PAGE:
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Staples Students Protest Teacher Evaluation Changes

WESTPORT, Conn. – At least 100 students at Westport’s Staples High School gathered outside the school Monday morning to protest a provision in the state’s education reform law that will base teacher evaluations on students’ standardized test scores.

“The reason they did that is that they recognize that what they experience in class will be diminished if the teacher has to spend any more time preparing them for any standardized tests the state decides they need to take,” Staples Principal John Dodig said Monday afternoon.

“These students recognize they are being taught to think critically, solve problems and put together persuasive arguments to solve problems. The opposite would be true if more time is used on standardized tests, as there will be less time to spend on teaching these 21st-century skills.”

The group of students behind the protest are expected to attend Monday night’s Board of Education meeting.

Gov. Dannel Malloy’s education reform package, which is aimed at expanding early childhood education and boosting low-performing schools, was signed into law last month.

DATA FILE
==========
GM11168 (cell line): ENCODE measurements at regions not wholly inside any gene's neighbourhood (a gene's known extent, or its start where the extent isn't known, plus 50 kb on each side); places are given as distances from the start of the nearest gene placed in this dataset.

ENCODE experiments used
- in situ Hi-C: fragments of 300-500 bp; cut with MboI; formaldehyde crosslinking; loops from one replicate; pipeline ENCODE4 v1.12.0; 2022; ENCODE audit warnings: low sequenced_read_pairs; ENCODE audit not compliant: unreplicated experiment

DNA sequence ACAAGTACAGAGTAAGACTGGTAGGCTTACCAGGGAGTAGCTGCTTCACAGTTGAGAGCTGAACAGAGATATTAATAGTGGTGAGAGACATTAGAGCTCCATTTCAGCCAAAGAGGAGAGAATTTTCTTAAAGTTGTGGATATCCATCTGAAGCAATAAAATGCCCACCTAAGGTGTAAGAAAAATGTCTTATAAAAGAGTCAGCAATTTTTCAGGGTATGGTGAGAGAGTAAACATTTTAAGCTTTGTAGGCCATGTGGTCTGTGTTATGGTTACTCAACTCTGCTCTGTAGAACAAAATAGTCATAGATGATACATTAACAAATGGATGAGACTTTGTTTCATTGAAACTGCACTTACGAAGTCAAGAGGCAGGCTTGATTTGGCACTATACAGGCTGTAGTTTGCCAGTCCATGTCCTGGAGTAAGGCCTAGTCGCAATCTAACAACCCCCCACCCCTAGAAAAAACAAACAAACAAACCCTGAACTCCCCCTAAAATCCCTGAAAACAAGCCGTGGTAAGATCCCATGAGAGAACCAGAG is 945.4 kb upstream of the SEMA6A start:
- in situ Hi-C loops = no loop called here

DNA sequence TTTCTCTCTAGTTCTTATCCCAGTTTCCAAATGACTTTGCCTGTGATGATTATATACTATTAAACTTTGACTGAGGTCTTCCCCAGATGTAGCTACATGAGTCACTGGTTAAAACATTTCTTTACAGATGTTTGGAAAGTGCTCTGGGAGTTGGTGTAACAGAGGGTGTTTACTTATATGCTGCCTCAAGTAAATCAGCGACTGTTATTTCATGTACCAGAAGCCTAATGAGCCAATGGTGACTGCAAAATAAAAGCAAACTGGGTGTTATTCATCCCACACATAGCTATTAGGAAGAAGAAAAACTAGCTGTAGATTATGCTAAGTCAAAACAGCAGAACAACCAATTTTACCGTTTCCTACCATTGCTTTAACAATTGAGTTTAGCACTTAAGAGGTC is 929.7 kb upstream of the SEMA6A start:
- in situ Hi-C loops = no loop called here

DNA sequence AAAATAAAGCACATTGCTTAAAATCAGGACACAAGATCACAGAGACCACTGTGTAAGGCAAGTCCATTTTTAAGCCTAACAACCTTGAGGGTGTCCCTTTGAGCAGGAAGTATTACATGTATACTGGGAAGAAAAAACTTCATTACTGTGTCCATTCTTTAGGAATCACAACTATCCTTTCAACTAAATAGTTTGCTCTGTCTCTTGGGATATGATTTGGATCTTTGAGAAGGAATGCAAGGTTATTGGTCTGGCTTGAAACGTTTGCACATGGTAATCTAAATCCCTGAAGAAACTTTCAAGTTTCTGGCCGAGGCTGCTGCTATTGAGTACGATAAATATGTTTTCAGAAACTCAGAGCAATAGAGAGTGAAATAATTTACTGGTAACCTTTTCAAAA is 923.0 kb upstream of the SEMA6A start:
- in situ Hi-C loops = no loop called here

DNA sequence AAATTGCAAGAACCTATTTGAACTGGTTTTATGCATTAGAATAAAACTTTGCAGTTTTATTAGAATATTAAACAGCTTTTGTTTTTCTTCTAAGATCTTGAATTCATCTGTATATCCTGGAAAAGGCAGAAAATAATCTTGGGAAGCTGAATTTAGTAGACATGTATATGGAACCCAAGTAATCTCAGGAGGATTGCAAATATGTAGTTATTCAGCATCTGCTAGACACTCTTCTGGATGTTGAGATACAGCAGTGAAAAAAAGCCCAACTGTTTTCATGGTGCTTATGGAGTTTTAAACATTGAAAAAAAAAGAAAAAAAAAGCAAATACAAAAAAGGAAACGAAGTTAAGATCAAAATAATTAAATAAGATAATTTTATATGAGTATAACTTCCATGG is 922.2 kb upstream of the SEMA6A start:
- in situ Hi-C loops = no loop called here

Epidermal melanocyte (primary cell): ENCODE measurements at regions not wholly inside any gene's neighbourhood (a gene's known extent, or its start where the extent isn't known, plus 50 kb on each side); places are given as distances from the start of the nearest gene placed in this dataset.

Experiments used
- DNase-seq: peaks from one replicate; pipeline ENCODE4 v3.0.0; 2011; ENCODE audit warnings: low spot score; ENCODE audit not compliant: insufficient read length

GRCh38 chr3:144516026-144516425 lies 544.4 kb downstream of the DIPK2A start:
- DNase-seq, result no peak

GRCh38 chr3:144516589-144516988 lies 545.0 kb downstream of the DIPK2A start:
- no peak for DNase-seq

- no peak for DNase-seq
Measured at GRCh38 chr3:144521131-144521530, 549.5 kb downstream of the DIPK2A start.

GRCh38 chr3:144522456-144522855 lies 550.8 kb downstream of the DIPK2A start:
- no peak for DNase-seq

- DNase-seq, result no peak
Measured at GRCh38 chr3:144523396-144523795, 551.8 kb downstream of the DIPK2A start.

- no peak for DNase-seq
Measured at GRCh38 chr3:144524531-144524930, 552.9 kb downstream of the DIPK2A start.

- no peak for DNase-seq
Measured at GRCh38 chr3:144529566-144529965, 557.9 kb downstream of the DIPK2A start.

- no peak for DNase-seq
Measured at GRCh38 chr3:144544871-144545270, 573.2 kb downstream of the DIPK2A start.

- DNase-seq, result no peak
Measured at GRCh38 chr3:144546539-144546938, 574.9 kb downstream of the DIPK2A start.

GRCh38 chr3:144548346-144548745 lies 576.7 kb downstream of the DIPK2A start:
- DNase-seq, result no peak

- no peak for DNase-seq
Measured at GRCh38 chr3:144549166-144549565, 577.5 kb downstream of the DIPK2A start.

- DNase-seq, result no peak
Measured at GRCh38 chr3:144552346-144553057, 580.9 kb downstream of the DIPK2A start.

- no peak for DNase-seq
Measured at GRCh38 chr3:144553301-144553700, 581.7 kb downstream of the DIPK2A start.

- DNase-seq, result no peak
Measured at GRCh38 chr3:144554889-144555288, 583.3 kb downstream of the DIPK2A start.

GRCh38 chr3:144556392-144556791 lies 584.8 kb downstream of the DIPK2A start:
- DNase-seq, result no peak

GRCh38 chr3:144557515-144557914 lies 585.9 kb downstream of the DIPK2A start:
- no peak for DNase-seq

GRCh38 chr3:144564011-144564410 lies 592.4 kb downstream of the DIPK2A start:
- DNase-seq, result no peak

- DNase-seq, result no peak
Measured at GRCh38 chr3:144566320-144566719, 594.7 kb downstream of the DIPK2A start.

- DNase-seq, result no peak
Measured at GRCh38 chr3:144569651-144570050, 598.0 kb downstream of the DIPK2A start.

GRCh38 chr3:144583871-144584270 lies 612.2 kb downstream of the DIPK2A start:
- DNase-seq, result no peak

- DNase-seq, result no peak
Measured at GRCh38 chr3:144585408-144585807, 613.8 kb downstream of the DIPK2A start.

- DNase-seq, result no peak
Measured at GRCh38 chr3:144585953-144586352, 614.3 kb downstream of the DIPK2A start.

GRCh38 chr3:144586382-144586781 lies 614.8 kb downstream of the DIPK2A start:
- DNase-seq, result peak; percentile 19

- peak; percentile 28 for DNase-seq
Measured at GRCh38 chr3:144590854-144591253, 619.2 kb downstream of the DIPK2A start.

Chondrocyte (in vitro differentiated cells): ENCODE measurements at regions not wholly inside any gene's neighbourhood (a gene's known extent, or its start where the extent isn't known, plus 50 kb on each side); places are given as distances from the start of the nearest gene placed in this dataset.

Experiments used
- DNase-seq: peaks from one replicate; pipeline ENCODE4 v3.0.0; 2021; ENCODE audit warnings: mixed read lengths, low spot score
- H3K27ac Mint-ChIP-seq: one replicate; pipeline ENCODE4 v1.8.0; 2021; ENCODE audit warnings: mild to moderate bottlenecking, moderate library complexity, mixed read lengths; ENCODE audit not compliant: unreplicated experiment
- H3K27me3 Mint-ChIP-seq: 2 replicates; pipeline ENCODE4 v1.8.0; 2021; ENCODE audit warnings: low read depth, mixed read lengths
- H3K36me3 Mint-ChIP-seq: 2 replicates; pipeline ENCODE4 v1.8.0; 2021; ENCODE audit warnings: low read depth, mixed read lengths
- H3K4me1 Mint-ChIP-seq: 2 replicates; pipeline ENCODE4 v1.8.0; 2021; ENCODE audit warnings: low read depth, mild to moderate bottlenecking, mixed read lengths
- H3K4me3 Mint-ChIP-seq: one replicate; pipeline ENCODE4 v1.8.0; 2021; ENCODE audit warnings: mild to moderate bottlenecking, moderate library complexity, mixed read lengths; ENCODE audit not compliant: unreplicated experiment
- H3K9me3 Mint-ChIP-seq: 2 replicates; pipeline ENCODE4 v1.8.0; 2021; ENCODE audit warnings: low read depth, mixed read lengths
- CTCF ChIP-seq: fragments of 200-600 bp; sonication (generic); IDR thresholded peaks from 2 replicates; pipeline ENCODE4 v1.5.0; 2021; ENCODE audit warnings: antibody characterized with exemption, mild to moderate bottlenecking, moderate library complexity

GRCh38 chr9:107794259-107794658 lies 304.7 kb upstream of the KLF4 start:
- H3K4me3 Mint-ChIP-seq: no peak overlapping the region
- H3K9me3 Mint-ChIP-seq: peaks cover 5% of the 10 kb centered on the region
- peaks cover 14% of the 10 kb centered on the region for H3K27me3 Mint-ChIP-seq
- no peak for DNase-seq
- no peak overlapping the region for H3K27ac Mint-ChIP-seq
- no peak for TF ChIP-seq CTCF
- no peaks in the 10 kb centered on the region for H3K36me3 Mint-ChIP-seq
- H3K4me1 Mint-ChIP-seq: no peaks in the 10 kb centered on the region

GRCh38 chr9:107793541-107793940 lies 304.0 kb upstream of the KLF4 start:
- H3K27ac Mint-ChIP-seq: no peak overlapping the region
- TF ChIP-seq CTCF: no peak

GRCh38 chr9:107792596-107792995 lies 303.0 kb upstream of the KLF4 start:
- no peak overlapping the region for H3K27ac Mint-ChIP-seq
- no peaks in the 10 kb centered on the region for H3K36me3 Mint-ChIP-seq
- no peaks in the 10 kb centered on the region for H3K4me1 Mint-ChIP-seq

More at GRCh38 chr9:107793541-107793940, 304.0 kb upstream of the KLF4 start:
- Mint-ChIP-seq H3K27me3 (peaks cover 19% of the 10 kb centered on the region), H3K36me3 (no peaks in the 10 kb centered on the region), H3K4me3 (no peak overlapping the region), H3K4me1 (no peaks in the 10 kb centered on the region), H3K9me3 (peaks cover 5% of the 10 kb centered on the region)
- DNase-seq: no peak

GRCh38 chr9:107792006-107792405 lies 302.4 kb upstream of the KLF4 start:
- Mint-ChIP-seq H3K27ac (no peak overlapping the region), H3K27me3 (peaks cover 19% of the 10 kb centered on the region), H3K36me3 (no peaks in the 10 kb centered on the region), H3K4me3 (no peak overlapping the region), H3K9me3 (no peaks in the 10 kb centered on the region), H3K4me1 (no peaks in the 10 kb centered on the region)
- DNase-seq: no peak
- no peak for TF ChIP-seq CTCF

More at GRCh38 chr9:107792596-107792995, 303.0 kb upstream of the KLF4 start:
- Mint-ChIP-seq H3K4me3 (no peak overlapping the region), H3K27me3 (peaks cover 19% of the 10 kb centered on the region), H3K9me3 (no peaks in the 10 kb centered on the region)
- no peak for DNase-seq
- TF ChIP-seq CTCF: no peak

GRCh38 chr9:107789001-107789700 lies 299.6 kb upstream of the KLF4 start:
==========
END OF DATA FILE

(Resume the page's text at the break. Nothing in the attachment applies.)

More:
Monday’s demonstration stems from an Advanced Placement rhetoric project, Dodig said. At the end of the school year, while the seniors in the class are at their internships, the juniors in the class are tasked with picking a topic to research and presenting a persuasive argument.

Last year, for example, students argued for condoms in the nurse’s office.

Although Monday’s demonstration drew 100 students out of class, Dodig said “in the grand scheme of things” he didn’t become overly concerned by it.

“In a perfect world, there would be no interruption to class time, so I’m torn,” he said. “But the subject of the protest, I think, is worthwhile; the students behaved well and really thought it through so they, at most, missed five minutes of class.”

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